‘A book shouldn’t be judged by its cover’, but that phrase does not always apply to the world of packaging. Traditional Graphic Designer, Abhishek Agarwal, explains how he turned a simple box of just sweets into one of the authentic sweets bearing the essence of India.
Sweets are not simply a delicacy, in India; they’re intrinsically linked to auspicious occasions and traditional festivals, which abundantly exist in the Indian culture. It was thus no surprise that Bangalore-based sweet shop, Kartik Mithai, desired a design makeover bearing a traditional resemblance; one that was characteristically ‘Indian’ and strongly asserted the same.
To effectively match such a need, merely design knowledge proved inadequate; it was fundamental to, at the same time, delve into Indian culture and its elements, and use clues that would effortlessly associate with traditions. This in turn, readily translated to rich colours, floral patterns, Indian symbolism and such other attributes that an Indian audience could easily relate to.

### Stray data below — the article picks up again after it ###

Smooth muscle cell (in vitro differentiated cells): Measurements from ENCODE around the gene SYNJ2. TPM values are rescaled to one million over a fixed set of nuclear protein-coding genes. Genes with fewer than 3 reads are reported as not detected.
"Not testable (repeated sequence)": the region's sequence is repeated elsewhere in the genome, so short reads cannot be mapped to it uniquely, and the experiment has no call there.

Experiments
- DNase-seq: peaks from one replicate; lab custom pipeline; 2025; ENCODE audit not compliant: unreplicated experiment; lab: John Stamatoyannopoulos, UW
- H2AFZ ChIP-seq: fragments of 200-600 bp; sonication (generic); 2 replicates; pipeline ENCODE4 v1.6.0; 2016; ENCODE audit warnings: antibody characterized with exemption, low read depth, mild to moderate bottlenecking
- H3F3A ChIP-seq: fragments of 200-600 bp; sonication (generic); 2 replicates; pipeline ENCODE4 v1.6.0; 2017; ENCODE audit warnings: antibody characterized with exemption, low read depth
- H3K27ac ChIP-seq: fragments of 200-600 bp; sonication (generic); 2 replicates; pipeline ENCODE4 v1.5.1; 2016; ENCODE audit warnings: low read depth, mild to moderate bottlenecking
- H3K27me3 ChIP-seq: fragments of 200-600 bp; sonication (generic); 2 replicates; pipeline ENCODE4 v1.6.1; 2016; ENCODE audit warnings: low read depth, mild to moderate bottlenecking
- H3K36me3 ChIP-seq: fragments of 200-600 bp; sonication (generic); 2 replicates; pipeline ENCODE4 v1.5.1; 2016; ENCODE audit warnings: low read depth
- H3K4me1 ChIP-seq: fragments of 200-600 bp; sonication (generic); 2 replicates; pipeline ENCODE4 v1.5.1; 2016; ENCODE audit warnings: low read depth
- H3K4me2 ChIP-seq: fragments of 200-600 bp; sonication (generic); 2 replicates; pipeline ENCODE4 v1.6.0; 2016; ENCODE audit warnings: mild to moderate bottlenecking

Seven themes that screamed ‘India’ were created, depicting peacocks, symmetrical forms and traditional moulds unique to the country’s history and culture, subtle yet appealing shades and the likes. On the whole, the intention was that the boxes, with their appearance, openly proclaim the sweetmeats inside as ‘Indian’ before they could even be opened.
Published in Issue 35
The season of the festival has started and everyone is preparing to have a unique one this time with less cash and more fun. We interview many creatives who creates promotional or calendar design each year. As most of the thing around us had shifted to digital, even calendar design and the promotion has shifted. But Yorick Pintos, a strategic consultant at studio Kohl suggests that best option would be a mix of both. If you are interested in print design & want to understand the future of the same. So, go ahead and order your latest issue copy!
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